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Modules in Perl

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This chapter is from the book

This chapter is from the book

6.2 Modules

Modules make it easy to reuse Perl code in multiple programs. Writing a Perl module involves defining a set of variables and subroutines within a package, and then making those definitions available for public consumption. Just as you can avoid repeating code within a program by using subroutines, you can avoid repeating code within a set of programs by writing a module. In this section, we will see just how easy it is to create and use Perl modules.

6.2.1 Creating a module

To write a module, create a file with a .pm suffex. The file should define global variables and subroutines, all within a package with a name that is the same as the filename. If the file is named Foo.pm, then it should define variables and subroutines in the package Foo. (User-defined module and package names traditionally begin with capital letters.) If the package name contains ::, such as Food::Cooking, then the file should be named Cooking.pm, placed within a directory named Food. Perl translates the hierarchy separator :: into a directory separator, regardless of what platform you're running. Food::Cooking would thus be in Food/ Cooking.pm on a Unix system, and Food\Cooking.pm on a Windows system. Within a Perl program, these platform-specific differences are normally invisible.

A module will normally begin with a package statement, naming the package in which the module's variables and subroutines will be placed. So in Food::Cooking, the first line would be:

package Food::Cooking; 

The last line of a module must evaluate to true. This is traditionally done by putting the number 1 on the final line:


The following is a perfectly legal definition of the Mathtest module, which defines two variables and a subroutine:

use strict; 

package Mathtest; 
our ($pi, $e); 

$pi = 3.14159;   # Define $Mathtest::pi 
$e = 2.7182818;  # Define $Mathtest::e 

sub circle_area  # Declare a subroutine 
   # Get the argument to our subroutine 
   my $radius = shift; 
   # Return the calculated area 
   return ($pi * $radius * $radius); 
1;               # Loaded successfully

6.2.2 Using our module

Once Mathtest has been created, a program can use it with the compile-time use statement:

use Mathtest; 

A program can also use the -M command-line argument:

perl -MMathtest -e 'print "$Mathtest::pi\n";' 

This could be rewritten as:

perl -e 'use Mathtest; print "$Mathtest::pi\n";' 

6.2.3 Details of module loading

The array @INC lists the directories in which Perl should look for modules. When it encounters a use statement, Perl looks through the directories in @INC sequentially, stopping when it finds a match.

The following one-liner displays the contents of @INC:

perl -e 'print join "\n", @INC, "\n";' 

On my computer, this program displayed the following:


If Mathtest.pm is in any of these directories, then use Mathtest within our program will work. If Perl cannot find Mathtest.pm in any of these directories, the program exits with a fatal compilation error. . represents the current directory, meaning that Perl will normally look for modules in the same directory as an executing program. Activating taint mode (see Section 13.3) removes . from @INC, as a safety precaution.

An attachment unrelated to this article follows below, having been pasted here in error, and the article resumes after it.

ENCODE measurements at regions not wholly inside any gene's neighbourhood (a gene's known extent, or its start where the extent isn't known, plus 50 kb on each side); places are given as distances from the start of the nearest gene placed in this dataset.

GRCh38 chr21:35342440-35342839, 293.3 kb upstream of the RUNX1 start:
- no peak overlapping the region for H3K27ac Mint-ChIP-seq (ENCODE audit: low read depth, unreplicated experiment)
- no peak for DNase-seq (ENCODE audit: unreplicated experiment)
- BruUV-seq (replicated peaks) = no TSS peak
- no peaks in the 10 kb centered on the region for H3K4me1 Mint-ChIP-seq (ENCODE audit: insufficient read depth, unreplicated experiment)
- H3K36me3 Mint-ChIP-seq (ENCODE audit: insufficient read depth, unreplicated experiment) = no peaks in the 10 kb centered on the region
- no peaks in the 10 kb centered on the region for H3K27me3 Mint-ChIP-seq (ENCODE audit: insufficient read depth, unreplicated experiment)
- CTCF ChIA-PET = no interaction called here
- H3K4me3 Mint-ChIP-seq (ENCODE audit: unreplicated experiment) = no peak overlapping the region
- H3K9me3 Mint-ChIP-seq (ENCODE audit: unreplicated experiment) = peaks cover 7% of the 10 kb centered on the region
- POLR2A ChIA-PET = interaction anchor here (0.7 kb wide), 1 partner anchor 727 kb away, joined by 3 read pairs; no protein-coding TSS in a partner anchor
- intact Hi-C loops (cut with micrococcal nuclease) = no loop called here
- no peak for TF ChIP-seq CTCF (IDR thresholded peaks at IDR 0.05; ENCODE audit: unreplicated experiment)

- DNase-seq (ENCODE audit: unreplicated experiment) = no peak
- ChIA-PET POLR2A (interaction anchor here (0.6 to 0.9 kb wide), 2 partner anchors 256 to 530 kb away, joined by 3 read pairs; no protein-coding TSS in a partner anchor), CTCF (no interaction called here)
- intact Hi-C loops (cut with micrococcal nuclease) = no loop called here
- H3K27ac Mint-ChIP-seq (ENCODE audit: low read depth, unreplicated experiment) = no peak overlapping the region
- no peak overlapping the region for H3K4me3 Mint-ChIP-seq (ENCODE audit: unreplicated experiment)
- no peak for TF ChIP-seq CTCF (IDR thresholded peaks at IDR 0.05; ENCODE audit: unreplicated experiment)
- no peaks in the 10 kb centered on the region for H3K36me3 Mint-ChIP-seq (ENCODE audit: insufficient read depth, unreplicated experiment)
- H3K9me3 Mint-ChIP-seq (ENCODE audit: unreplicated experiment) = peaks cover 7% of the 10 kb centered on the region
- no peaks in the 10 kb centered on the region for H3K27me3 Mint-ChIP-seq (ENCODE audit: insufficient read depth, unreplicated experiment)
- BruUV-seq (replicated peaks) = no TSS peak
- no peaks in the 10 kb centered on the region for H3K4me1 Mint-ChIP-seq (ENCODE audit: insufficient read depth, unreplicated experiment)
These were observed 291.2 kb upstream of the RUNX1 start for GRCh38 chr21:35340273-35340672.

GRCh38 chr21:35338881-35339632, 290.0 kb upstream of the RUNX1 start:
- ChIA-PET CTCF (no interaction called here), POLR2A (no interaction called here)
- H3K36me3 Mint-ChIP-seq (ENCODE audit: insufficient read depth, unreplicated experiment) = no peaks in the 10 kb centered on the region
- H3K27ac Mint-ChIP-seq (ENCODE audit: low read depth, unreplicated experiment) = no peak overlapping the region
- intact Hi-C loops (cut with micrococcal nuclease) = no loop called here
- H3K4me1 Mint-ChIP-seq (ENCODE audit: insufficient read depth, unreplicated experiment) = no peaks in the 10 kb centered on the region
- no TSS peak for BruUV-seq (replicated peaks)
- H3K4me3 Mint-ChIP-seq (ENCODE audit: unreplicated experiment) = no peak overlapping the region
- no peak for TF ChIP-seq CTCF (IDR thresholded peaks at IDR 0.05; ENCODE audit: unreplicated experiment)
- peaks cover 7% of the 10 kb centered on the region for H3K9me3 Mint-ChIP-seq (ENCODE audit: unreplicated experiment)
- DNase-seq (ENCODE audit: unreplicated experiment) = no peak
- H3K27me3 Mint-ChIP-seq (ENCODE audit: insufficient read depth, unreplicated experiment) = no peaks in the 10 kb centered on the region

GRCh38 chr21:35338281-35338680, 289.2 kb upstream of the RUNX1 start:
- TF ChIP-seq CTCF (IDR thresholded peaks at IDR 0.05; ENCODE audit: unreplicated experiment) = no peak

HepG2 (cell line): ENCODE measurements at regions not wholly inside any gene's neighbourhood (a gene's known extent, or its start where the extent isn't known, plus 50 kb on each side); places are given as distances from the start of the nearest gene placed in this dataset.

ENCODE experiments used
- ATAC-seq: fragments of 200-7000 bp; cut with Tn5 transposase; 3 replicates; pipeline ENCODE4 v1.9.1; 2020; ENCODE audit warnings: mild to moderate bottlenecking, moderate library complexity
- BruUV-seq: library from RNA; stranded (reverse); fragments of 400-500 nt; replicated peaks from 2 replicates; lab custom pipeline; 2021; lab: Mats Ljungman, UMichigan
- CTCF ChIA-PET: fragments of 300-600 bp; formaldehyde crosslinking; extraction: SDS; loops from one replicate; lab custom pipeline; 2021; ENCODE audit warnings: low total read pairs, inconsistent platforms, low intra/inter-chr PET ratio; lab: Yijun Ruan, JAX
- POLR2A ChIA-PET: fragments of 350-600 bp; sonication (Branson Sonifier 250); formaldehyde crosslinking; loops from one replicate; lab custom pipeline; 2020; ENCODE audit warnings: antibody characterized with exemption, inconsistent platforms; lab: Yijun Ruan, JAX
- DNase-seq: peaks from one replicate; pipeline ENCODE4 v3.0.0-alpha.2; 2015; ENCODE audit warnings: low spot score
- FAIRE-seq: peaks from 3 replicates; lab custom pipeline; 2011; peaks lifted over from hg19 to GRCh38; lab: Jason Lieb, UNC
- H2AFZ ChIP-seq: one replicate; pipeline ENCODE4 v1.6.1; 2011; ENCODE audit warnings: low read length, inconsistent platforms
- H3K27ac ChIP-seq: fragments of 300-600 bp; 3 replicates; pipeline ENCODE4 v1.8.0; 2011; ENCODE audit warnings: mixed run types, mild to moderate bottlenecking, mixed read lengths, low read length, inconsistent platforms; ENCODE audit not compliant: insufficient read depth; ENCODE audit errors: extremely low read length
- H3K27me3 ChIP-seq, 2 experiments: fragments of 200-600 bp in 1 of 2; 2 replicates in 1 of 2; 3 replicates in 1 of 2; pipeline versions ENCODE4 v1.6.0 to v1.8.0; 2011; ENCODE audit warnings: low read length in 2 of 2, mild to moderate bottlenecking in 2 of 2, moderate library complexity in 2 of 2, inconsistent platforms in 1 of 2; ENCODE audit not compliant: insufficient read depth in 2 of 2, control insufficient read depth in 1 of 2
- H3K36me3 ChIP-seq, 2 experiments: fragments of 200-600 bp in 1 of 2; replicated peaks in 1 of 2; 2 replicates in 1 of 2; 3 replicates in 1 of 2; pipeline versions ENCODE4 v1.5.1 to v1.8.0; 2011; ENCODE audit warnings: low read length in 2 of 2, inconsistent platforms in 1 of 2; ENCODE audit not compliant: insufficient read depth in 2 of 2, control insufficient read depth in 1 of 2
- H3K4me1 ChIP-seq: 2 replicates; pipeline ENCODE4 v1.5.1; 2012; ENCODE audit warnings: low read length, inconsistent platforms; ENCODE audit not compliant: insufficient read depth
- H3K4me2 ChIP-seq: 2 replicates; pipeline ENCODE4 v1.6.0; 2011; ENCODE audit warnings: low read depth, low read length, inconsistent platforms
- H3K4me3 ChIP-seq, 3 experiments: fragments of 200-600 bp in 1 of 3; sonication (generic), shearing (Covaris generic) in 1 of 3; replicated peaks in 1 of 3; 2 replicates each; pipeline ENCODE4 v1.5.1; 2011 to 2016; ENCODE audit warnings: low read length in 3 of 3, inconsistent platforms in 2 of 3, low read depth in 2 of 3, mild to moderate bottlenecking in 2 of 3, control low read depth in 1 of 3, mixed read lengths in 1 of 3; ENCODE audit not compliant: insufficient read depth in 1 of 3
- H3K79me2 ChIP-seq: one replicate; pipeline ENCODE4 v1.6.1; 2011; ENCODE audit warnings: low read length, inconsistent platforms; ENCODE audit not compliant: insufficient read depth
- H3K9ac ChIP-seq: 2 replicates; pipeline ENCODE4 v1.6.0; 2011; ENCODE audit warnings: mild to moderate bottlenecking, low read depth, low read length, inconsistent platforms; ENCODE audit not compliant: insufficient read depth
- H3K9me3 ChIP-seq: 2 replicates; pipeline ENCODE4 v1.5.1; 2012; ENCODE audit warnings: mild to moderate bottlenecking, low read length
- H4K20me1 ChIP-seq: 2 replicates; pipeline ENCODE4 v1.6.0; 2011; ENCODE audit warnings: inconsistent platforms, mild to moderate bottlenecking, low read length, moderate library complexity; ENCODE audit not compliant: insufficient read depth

A program can add a directory to @INC with use lib:

use lib "/usr/random/directory"; 

use lib adds directories to the front of @INC, giving them priority over the default directories. Command-line programs can have the same effect with -I:

perl -I/usr/local/perl/modules -I/home/joeuser/modules -MJoe -w 

When Perl finds and loads a module with use, it adds a key–value pair to %INC. Each key in %INC is a module name, and its corresponding value is the file from which it was loaded. This ensures that each module is loaded only once, even if it appears in two use statements.

6.2.4 Using modules

Once a module is loaded, its variables and subroutines are available to a program. For example:

use Mathtest;
my $log_base = $Mathtest::e; 
print "Log base: $log_base\n";      # Prints 2.7182818
my $radius = 10;
my $area =
print "Area = $area\n";             # Prints 314.159

Globals declared in a module are no different from any other global variables. We can thus modify global variables defined in a module, as the following code demonstrates:

use Mathtest;                       # Import the module
$Mathtest::pi = 4;                  # Redefine pi! 

my $radius = 10; 
my $area = Mathtest::circle_area($radius); 
print "$area\n";                    # Prints 400 

It is generally a bad idea to redefine variables defined by a module unless the module's documentation encourages such behavior explicitly.

6.2.5 Lexicals in modules

Lexical variables, as we have already seen, look similar to global variables but act quite differently. Every global is associated with a package and lasts until the program exits. By contrast, lexicals do not have any associated package and disappear when their enclosing block goes out of scope.

Because they lack a package, lexical variables defined at a module's top-level scope are invisible to programs outside of the module. This can sometimes be useful, but it usually leads to confusion—particularly for the programmer who cannot figure out why he or she cannot access a module's variables!

Understanding the difference between globals and lexicals is a key part of programming in Perl, and this is especially true when working with modules. Although it is normally a good idea to use lexicals wherever possible, this does not include module variables that must be visible to the outside world.

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